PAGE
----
Mice were housed under pathogen-free conditions in an animal facility (Tianjin Medical University Cancer Institute and Hospital), and all animal experiments were approved by the ethics committee. Studies were conducted in female NOD.Cg-PrkdcscidIl2rgtm1Wjl/SzJ (NSG) mice of 8 weeks. MLL-AF9+ AML cell line THP-1 were infected with luciferase virus and treated with puromycin to select succeed infected cells. The THP-1 cells were transplanted into the NSG mouse using a tail-vein injection of 2 × 105 cells per mouse suspended in 300 μL Dulbecco phosphate buffered saline and randomly divided into 2 groups. Treatment of A-485 or the vehicle control was started for 14 days at day 3 after transplantation. A-485 and the vehicle were administrated intraperitoneally at a dose of 100mg/kg daily. Total body leukemia burdens were detected within 10 minutes after injecting luciferin at day 16 and 18 after transplantation via bioluminescent imaging. Each mouse total body luminescence intensity was calculated using the In Vivo Imaging Systems software. The peripheral circulating leukemia cells was performed on days 16 and 18 after transplantation via flow cytometry using 10 μLtail vein blood lysed red blood cells and marked by antihuman CD45 antibodies. The overall survival time was analyzed using Kaplan-Meier survival log-rank method.

Cell proliferation and cell-cycle assays

Cells were seeded at a constant density before treatment and treated with either 500 nM A-485 or dimethyl sulfoxide over the indicated time period. Cell proliferation was assessed using CellTiter-Glo (Promega), following the manufacturer’s instruction. Cells (10 000/100 μL) were seeded into 96-well plate in triplicate. Equal amounts of CellTiter-Glo reagent were added to each well. Luminescence data were read and recorded using BioTek microplate reader. For cell-cycle assay, cells were fixed and stained using FxCyclepropidium iodide/ribonuclease Staining Solution (Thermo Fisher) according to the manufacturer’s instruction.

Quantification and statistical analysis

Data are presented as mean ± standard deviation, unless otherwise indicated. Student t test (unpaired, 2-tailed) was used to assess significance between treatment and control groups of mice. In vivo A-485 treatment was analyzed using log-rank (Mantel-Cox) test. P < .05 were considered significant. Generation of plots and statistical analyses were performed using Prism GraphPad version 8.

Pervasive enhancer activation in MLLr leukemia

To decipher cis-regulatory networks in LSCs, we used an MLL oncogene (MLL-AF10) leukemia model with a retroviral transduction approach (supplemental Figure 1A).8,16 In this model, AML cells with MLLr form a hierarchy consisting of cells with distinct immunophenotypes, c-Kit+ vs c-Kit. To assess the leukemogenic potential, the 2 populations were harvested via fluorescence-activated cell sorting (supplemental Figure 1B). Clonogenic assays showed that LSCs are highly enriched in the c-Kit+ subpopulation, whereas c-Kit cells are enriched for nonself-renewing mAMLs (supplemental Figure 1C). The epigenomic landscapes of enriched LSCs, mAMLs, and control GMPs were assessed by analyzing 3 histone marks (H3K27ac, H3K4me1, and H3K4me3). Several chromatin states, including active and poised enhancers, were distinguished (supplemental Figure 1D; supplemental Table 1) using ChromHMM.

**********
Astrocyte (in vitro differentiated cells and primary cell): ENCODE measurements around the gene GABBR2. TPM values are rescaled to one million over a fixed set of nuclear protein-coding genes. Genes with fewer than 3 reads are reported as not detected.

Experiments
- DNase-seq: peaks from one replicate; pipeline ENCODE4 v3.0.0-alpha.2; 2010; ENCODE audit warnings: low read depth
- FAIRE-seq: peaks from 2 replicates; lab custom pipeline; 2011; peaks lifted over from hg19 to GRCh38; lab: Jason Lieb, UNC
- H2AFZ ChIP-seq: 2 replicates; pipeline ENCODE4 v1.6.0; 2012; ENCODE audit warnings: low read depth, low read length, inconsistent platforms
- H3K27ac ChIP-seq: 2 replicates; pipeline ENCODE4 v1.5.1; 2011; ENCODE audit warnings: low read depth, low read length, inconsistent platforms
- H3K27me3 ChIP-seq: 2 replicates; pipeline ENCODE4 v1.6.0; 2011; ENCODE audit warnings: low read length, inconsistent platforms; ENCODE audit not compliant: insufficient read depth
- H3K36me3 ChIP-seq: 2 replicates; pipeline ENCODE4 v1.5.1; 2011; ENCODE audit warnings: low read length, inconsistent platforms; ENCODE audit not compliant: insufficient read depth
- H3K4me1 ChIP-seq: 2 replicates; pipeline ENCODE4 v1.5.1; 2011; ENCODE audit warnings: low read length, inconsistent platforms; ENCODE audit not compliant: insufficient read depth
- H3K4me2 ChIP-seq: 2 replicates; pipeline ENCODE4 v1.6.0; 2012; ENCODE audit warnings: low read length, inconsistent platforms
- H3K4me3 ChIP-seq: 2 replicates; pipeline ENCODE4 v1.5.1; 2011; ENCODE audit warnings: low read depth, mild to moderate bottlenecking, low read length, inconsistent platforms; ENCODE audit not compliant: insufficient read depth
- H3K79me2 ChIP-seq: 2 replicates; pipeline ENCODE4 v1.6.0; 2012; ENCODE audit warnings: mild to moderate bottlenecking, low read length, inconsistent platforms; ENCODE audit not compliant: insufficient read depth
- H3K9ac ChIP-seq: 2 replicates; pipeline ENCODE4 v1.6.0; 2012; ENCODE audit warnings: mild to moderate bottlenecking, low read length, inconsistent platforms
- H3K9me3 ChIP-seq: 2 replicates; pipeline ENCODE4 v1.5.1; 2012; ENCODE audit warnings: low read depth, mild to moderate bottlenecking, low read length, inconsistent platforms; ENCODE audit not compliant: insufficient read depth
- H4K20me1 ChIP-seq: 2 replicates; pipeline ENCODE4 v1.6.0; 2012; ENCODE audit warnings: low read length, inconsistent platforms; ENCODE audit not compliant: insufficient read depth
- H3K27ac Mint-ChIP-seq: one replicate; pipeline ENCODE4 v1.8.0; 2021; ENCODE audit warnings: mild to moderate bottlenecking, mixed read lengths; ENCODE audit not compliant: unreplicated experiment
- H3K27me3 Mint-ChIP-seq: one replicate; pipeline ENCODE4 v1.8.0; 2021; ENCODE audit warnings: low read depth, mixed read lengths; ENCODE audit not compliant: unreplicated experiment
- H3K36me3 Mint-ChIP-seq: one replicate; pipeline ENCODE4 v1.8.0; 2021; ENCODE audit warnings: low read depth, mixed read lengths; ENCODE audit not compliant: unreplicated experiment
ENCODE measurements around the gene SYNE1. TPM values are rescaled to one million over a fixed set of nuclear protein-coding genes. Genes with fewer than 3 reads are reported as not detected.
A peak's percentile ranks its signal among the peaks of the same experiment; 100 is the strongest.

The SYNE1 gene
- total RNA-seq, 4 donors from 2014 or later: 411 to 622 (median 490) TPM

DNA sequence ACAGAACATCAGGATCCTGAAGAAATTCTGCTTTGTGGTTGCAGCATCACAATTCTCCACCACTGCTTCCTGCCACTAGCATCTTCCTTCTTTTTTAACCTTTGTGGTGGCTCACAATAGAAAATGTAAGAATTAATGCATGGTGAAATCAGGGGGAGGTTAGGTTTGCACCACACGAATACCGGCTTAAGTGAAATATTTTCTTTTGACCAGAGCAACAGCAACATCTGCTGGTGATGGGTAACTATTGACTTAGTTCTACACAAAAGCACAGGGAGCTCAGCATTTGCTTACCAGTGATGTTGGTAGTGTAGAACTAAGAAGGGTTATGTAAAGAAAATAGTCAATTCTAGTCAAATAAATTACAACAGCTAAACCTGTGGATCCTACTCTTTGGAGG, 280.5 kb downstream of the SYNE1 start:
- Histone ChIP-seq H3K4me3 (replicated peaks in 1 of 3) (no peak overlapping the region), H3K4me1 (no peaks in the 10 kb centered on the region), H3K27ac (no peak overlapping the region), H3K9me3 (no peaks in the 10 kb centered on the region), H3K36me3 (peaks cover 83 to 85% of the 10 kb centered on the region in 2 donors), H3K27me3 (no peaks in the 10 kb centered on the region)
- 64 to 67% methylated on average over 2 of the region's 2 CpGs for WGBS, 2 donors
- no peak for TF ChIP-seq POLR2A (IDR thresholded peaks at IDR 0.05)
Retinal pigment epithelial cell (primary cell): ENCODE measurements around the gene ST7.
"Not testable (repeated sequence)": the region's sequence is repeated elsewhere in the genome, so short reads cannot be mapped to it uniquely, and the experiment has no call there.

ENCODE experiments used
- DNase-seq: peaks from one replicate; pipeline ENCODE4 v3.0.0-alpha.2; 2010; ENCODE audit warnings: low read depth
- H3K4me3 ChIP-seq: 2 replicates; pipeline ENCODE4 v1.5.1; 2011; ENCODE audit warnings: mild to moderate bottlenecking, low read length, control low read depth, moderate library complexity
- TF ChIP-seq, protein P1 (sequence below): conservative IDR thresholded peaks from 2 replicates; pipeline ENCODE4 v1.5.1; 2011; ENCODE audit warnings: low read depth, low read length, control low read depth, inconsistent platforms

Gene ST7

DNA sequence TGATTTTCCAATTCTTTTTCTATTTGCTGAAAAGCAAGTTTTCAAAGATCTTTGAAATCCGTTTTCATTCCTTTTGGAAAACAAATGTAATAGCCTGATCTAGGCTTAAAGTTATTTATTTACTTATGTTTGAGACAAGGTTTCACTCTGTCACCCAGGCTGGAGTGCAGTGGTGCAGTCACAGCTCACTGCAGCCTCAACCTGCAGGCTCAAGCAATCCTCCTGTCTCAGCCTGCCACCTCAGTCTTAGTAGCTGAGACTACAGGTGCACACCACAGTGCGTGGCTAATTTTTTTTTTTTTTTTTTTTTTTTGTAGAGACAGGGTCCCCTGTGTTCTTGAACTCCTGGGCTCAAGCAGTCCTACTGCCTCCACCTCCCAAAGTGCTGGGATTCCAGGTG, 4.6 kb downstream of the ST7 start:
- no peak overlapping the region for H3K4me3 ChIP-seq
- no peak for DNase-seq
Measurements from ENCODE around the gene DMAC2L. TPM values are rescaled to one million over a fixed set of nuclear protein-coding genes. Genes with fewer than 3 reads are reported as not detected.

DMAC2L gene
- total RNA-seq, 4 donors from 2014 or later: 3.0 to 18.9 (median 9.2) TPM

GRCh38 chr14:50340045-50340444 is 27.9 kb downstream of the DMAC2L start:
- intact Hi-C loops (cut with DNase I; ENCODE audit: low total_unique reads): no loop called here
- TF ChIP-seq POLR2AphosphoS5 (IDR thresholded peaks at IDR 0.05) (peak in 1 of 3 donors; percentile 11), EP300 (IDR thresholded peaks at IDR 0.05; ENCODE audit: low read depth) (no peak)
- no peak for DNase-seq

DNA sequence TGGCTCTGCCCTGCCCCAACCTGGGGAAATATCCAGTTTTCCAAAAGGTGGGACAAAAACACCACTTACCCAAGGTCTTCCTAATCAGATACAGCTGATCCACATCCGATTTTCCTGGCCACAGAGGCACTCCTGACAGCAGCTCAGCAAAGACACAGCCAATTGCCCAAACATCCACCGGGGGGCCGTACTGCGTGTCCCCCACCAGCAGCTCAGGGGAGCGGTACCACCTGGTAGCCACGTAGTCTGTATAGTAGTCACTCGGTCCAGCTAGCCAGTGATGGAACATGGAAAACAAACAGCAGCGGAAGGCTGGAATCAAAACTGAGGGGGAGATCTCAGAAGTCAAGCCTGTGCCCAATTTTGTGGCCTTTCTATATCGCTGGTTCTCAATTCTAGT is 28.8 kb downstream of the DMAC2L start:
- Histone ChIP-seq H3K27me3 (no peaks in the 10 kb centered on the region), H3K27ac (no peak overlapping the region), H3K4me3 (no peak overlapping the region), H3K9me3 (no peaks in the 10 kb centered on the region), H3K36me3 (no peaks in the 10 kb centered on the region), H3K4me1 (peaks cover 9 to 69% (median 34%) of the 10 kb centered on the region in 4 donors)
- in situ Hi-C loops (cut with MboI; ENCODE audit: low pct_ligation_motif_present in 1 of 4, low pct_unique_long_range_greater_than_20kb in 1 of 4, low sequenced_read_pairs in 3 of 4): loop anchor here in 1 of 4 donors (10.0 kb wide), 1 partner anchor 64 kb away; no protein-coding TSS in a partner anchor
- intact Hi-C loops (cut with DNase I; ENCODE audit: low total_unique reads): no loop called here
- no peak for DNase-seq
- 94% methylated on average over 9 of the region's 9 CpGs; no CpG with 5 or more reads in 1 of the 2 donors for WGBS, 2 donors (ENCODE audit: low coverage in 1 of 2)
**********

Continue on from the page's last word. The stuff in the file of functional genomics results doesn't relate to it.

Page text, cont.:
PCA using global H3K4me1, H3K4me3, and H3K27ac intensities at the enhancer elements clearly separated healthy (GMP) and leukemia (LSC and mAML) cells (Figure 1A), indicating a specific epigenetic landscape of MLLr leukemia. Notably, there was a substantial increase in active enhancers (15 189) in leukemia cells vs in GMPs (Figure 1B); hereafter referred to as gained enhancers. The gained enhancers in leukemia cells showed typical enhancer signatures (H3K27ac+/H3K4me1+) (Figure 1C,D; supplemental Figure 1E) and >90% localized to introns and intergenic regions (supplemental Figure 1F).

Figure 1.

MLLr leukemia exhibits an aberrant enhancer landscape. (A) PCA using all enhancers classifies normal (green) and tumors (red and orange) into distinct clusters. (B) Pie chart showing the gained (15 189), shared (3508), and lost (1504) enhancers in MLLr leukemia. (C) H3K27ac enrichment at gained enhancers in MLLr leukemia. Averaged profiles of the H3K27ac ChIP-seq signal at enhancers in healthy and tumor samples (top). Heatmap plots of the H3K27ac ChIP-seq signal at enhancers in healthy and tumor samples (bottom). (D) Meta tracks of histone modification signals across tumor-specific enhancers. Candidate gene expression is shown to the right of each track. Enhancer region is highlighted with red box. (E) Top enriched gene ontology terms for enhancer associated genes in tumor cells determined by querying the Molecular Signatures Database (MSigDB) Perturbation gene sets. (F,G) GSEA using gene sets for AML and myeloid cell development, comparing the expression of genes associated with gained enhancers in tumor vs normal. FDR, false discovery rate; NES, normalized enrichment score.

Figure 1.

MLLr leukemia exhibits an aberrant enhancer landscape. (A) PCA using all enhancers classifies normal (green) and tumors (red and orange) into distinct clusters. (B) Pie chart showing the gained (15 189), shared (3508), and lost (1504) enhancers in MLLr leukemia. (C) H3K27ac enrichment at gained enhancers in MLLr leukemia. Averaged profiles of the H3K27ac ChIP-seq signal at enhancers in healthy and tumor samples (top). Heatmap plots of the H3K27ac ChIP-seq signal at enhancers in healthy and tumor samples (bottom). (D) Meta tracks of histone modification signals across tumor-specific enhancers. Candidate gene expression is shown to the right of each track. Enhancer region is highlighted with red box. (E) Top enriched gene ontology terms for enhancer associated genes in tumor cells determined by querying the Molecular Signatures Database (MSigDB) Perturbation gene sets. (F,G) GSEA using gene sets for AML and myeloid cell development, comparing the expression of genes associated with gained enhancers in tumor vs normal. FDR, false discovery rate; NES, normalized enrichment score.